Referring to FIG.3 and FIG.4, the light box 26 is mounted on a base 60 consisting of a horizontal plate and two vertical plates 66 and 68 to which requisite bearings for box rotation are attached. Box 26 is made up of four facets 48 in the form of reddish translucent plastic plates joined to each other and to two endplates 72 to form a box. At the four edges where facets 48 join, channel-like corner strips 50 provide for longitudinal slots wherein may be slidably and replaceably inserted message-bearing transparent strips 52.

A cylindrical sleeve 64 rigidly attached to vertical plate 66 at point C forms one of the bearings for rotation of box 26 at point E, and also holds in place parabolic reflector 46 with two side walls 70. Two lamps 32 are attached to reflector 46 at the apex of its parabola to illuminate the translucent facet 48 with its message strip 52 in the display position for viewing from the rear of the vehicle in direction X-X in FIG.4o Side walls 70 on reflector 46 prevent light from lamps 32 from reaching any of the three other facets 48. The lamps 32 receive electrical power through lamp control wires 34 from battery 28.

The box end plate 72 remote from sleeve 64 has rigidly attached to it at point B a round shaft 44 carried in a bearing in vertical plate 68 at point A. Rotation of shaft 44 produces rotation of box 26, supported by bearings at points A and E. To keep reflector 46 stationary during rotation of box 26, shaft 44 terminates in a bearing integral with reflector 46 at point D.

Attached to vertical plate 68 is solenoid 18 powered by solenoid control wires 36, terminating in plunger 20 whose upward motion causes rotation of ratchet assembly 22. Since both ratchet assembly 22 and box 26 are rigidly attached to shaft 44, solenoid actuation produces rotation of box 26. Further, shaft 44 also carries rotary switch 14 which can contact any of four terminals on an insulated strip integral with plate 68. The signal from rotary switch 14 is transmitted through indicator wires 40 to dashboard control unit 42.

Referring to FIG.5, the pictorial view of box 26 supported on base 60 shows the external appearance of the device on the rear window shelf with specific embodiments. All visible components are identified by the same numerals as in FIG.3 and FIG.4. One additional component shown on FIG.5 is the manual solenoid override 62 in the form of a lever for moving facets 48 into positions suitable for exchange of message strips 52 by sliding them in and out of corner strips 50.

Referring to FIG.6, a diagram of control unit 42 mounted to the dashboard by brackets 54, the various electrical connections are shown. Each indicator light 10 is connected to rotary switch 14 and selector switch 16. Push switch 12 is connected to solenoid 18 and battery 28. Selector switch 16 is connected to battery 28 and brake switch 30 as well as each indicator light 10. The exact electrical connections are shown in the wiring diagram of FIG.2.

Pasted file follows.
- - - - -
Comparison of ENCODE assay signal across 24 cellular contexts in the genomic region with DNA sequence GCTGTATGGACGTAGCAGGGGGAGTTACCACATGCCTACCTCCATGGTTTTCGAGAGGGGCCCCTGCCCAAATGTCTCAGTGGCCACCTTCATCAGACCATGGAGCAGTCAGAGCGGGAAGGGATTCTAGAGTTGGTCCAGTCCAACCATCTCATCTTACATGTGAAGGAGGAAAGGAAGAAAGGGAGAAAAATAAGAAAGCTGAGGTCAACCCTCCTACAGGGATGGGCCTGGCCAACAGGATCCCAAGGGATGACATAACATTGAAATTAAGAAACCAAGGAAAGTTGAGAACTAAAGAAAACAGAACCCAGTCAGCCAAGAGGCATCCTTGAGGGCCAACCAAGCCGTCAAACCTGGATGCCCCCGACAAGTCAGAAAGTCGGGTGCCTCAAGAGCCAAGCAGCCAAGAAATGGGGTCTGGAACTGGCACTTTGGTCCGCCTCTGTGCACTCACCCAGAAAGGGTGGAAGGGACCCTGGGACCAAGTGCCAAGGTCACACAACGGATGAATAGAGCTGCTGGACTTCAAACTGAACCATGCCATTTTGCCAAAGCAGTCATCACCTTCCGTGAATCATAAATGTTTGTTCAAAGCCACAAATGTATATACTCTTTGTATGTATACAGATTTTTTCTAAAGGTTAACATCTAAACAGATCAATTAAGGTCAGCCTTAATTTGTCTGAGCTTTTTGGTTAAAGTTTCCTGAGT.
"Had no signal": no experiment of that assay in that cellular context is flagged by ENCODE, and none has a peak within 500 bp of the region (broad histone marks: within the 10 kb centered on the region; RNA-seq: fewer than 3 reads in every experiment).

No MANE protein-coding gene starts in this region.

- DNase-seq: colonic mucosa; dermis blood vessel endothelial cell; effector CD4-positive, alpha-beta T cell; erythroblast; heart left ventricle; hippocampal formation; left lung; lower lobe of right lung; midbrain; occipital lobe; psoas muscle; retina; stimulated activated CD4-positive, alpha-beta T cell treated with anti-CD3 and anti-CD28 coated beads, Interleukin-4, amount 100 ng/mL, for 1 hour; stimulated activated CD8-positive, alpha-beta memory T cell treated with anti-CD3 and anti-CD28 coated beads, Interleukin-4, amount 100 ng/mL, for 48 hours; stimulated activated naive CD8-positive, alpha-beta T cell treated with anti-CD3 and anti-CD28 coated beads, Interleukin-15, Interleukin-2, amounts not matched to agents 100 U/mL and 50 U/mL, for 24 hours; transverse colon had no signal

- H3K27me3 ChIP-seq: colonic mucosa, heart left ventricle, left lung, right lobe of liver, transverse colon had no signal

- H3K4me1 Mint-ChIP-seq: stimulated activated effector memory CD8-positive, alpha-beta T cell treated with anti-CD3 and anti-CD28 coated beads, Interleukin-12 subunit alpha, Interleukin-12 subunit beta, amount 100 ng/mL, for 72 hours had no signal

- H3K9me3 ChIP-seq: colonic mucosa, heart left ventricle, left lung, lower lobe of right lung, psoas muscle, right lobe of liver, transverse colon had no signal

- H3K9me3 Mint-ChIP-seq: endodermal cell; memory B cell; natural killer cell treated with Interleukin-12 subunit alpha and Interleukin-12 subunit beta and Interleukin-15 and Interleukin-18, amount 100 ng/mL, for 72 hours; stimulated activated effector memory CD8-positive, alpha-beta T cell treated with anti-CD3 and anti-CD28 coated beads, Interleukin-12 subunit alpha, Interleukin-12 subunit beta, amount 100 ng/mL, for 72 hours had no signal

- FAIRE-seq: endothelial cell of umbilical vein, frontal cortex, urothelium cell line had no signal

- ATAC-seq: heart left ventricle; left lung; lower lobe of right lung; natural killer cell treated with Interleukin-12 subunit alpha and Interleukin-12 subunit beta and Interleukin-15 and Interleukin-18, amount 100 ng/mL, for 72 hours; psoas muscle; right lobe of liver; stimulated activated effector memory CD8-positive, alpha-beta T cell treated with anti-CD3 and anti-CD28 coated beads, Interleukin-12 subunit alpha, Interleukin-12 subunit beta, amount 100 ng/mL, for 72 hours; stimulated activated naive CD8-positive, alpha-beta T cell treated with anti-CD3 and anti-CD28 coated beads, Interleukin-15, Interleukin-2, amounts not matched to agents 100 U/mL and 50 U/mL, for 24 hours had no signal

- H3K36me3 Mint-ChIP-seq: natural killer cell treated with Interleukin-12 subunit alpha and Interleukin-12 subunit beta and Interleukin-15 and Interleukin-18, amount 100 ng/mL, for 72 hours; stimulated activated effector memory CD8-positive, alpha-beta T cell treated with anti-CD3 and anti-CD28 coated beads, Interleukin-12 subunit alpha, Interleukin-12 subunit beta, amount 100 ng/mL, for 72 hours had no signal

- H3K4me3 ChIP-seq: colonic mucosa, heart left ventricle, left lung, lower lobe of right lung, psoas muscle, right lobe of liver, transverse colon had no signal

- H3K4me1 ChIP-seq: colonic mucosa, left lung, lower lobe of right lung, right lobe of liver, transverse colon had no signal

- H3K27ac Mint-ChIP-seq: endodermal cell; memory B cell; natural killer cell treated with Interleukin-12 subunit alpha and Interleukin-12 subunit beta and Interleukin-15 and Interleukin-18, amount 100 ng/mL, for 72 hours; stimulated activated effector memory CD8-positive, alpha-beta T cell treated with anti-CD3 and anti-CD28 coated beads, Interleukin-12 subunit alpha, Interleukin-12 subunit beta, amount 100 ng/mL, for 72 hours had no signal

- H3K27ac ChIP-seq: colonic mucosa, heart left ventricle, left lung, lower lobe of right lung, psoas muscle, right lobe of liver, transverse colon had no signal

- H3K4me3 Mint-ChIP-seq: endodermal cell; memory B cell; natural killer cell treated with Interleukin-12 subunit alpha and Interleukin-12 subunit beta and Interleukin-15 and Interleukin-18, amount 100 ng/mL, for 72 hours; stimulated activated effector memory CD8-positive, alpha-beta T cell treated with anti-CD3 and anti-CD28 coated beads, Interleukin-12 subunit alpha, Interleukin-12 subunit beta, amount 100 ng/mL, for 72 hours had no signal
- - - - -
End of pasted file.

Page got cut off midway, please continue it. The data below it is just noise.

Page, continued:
The operation of the Third Brake Light and Illuminated Message Combination is illustrated by means of FIGS.1-6. First, the control unit 42 is attached to dashboard 24 using brackets 54 and wired up to battery 28 and the components associated with the light box 26 on rear window shelf 38. Then, using the solenoid manual override 62, suitable transparent message strips 52 are inserted into the corner strips 50 on all facets of light box 26.

The driver may now use selector switch 16 to illuminate or darken the indicator light 10 with its inserted replica of transparent message strip 52 corresponding to the active facet 48 on display as he or she wishes. In either case the facet 48 on display and the corresponding indicator light 10 will light up when the driver presses the brake pedal. At any time the driver may change the facet 48 and associated message 52 on display by pushing push switch 12 as many times as needed to rotate the light box 26 into the desired position.

Other realizations of the present invention are possible without departing from the spirit and scope of the invention as delineated in the appended claims.

Patent Citations
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Referenced by
Citing PatentFiling datePublication dateApplicantTitle
US6154126 *Oct 5, 1999Nov 28, 2000Positive Driving Systems LlcVehicle signaling system
US6426696Nov 29, 2000Jul 30, 2002Irene M. OrtegaBrake light system for vehicles
US6799873Oct 8, 2002Oct 5, 2004Ronald M. FoxMultifunctional third brake light
US7342188 *Aug 25, 2005Mar 11, 2008Trw Automotive Electronics & Components Gmbh & Co. KgRotary light switch for motor vehicles
US7477140Oct 25, 2007Jan 13, 2009Booth Kenneth CSee-through lighted information display
US7821388Jan 13, 2009Oct 26, 2010Booth Kenneth CSee-through lighted information display
US7834750Nov 21, 2006Nov 16, 2010Hertz Allen DPickup truck tailgate safety light system
US8552852Aug 7, 2012Oct 8, 2013Allen D HertzTrailer hitch receiver safety light system
Classifications
U.S. Classification340/468, 340/464, 340/479
International ClassificationB60Q1/50, B60Q1/30
Cooperative ClassificationB60Q1/50, B60Q1/302
European ClassificationB60Q1/50, B60Q1/30A
Legal Events
DateCodeEventDescription
Sep 18, 2001FPExpired due to failure to pay maintenance fee
Effective date: 20010715
Jul 15, 2001LAPSLapse for failure to pay maintenance fees
Feb 6, 2001REMIMaintenance fee reminder mailed